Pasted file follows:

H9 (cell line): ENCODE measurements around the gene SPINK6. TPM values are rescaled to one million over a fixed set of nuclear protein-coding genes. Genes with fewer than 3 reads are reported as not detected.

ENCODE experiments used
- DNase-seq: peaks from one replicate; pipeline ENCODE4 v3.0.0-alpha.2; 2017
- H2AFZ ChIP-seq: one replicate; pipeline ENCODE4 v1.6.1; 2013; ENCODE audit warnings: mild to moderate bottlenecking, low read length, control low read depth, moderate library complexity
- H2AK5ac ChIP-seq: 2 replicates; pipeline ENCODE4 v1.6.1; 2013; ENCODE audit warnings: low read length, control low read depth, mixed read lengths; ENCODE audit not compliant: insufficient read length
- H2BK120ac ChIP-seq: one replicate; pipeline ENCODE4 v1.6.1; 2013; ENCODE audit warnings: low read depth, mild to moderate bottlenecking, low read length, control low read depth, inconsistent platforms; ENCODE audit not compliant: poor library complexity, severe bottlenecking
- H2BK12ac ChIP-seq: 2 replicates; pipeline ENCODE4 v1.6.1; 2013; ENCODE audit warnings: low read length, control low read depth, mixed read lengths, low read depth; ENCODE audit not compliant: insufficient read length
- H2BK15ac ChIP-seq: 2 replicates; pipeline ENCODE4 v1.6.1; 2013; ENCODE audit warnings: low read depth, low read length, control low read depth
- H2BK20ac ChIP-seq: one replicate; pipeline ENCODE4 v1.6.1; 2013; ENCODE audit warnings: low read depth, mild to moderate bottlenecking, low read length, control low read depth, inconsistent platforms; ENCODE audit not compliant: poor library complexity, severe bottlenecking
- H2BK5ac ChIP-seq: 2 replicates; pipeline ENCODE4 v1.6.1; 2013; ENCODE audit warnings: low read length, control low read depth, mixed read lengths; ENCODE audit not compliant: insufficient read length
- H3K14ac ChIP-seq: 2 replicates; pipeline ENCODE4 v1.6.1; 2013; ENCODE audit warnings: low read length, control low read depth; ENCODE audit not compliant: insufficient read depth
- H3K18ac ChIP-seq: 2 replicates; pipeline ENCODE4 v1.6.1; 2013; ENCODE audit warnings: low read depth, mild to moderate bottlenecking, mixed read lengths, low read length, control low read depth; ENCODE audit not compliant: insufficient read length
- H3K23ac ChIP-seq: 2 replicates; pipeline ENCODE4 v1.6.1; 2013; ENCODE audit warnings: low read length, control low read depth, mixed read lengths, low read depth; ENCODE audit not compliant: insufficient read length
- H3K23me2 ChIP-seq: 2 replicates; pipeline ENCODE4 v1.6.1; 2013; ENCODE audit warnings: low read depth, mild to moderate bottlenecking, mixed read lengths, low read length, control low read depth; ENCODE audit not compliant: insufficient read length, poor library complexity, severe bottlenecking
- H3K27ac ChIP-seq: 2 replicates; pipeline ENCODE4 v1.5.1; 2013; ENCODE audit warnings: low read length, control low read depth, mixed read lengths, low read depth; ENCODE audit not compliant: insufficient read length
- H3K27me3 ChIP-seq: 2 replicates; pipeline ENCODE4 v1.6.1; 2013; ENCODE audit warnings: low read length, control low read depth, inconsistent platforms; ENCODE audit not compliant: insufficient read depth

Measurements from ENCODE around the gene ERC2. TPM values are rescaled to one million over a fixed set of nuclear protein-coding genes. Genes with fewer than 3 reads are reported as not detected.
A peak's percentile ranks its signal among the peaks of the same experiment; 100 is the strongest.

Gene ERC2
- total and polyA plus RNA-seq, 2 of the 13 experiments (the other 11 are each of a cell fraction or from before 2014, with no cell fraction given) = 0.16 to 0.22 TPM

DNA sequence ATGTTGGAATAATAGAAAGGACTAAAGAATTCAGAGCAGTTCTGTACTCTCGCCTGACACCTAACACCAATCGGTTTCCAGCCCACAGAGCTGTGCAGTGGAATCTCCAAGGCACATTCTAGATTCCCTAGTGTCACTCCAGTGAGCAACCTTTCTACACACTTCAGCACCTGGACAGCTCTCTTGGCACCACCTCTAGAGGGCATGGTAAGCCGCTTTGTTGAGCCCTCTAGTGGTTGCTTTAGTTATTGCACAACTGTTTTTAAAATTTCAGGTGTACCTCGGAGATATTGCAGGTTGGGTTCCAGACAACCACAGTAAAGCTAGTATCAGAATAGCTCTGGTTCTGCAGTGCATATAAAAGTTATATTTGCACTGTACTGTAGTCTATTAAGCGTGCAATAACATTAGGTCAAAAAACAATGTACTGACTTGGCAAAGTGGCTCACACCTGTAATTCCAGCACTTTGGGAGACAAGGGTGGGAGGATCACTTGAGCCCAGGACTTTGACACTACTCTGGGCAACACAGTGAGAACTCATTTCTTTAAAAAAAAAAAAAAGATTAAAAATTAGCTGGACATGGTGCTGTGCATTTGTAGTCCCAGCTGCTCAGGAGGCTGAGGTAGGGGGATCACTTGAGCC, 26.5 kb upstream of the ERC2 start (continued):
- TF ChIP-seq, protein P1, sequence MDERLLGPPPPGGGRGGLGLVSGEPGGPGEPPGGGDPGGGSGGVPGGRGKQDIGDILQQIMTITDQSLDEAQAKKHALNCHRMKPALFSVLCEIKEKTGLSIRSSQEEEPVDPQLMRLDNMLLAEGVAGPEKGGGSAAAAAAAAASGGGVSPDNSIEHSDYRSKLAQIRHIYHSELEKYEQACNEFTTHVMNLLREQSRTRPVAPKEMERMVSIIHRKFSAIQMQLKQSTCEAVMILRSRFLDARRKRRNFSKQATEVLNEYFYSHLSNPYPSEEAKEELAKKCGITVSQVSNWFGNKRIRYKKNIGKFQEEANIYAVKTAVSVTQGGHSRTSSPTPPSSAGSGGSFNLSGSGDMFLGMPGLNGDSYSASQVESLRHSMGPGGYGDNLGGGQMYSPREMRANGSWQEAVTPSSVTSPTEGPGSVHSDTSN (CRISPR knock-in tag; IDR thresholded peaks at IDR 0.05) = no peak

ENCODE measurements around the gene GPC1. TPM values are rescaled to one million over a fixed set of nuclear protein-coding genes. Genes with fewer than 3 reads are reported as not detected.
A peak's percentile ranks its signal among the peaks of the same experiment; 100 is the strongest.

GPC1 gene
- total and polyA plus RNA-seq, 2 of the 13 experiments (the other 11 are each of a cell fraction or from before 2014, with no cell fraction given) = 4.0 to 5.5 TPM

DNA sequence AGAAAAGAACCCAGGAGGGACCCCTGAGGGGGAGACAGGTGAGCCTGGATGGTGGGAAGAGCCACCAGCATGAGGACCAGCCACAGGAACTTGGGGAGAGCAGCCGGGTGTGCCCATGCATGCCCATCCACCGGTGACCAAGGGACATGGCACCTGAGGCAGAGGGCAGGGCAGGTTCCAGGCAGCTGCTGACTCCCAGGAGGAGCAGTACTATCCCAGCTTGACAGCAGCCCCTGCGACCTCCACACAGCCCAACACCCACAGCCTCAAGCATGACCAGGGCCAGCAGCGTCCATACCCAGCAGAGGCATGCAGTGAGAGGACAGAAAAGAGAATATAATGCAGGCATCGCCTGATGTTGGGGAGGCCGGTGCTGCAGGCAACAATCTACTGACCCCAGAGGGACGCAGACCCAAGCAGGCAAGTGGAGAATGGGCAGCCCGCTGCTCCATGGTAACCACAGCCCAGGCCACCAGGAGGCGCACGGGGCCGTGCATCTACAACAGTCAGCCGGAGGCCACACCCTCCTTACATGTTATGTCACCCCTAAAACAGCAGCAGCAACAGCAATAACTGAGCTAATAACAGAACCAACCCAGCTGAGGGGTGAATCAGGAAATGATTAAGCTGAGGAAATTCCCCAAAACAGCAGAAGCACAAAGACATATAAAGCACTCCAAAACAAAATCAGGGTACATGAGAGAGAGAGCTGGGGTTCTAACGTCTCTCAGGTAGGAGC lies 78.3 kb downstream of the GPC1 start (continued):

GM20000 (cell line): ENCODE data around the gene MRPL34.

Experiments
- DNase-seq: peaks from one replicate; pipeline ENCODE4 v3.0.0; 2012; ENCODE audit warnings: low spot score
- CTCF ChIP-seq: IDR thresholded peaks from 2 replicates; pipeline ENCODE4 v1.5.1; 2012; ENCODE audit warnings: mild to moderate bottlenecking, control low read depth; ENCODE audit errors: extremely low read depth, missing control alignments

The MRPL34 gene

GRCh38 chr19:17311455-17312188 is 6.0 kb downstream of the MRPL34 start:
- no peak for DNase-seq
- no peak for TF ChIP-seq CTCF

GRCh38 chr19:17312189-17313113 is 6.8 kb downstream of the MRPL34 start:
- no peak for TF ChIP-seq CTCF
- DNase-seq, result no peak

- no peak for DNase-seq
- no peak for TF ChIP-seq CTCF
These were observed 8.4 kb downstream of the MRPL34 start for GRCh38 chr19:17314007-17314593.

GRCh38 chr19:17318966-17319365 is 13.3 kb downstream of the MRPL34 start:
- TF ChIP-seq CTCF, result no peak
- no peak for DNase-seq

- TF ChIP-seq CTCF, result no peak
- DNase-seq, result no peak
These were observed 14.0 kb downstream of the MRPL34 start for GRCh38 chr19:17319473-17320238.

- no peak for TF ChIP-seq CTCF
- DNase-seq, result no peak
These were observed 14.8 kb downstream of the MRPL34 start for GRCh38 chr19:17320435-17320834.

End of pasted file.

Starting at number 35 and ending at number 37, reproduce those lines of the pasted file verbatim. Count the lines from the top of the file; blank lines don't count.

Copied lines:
- no peak for TF ChIP-seq CTCF

GRCh38 chr19:17312189-17313113 is 6.8 kb downstream of the MRPL34 start:
- no peak for TF ChIP-seq CTCF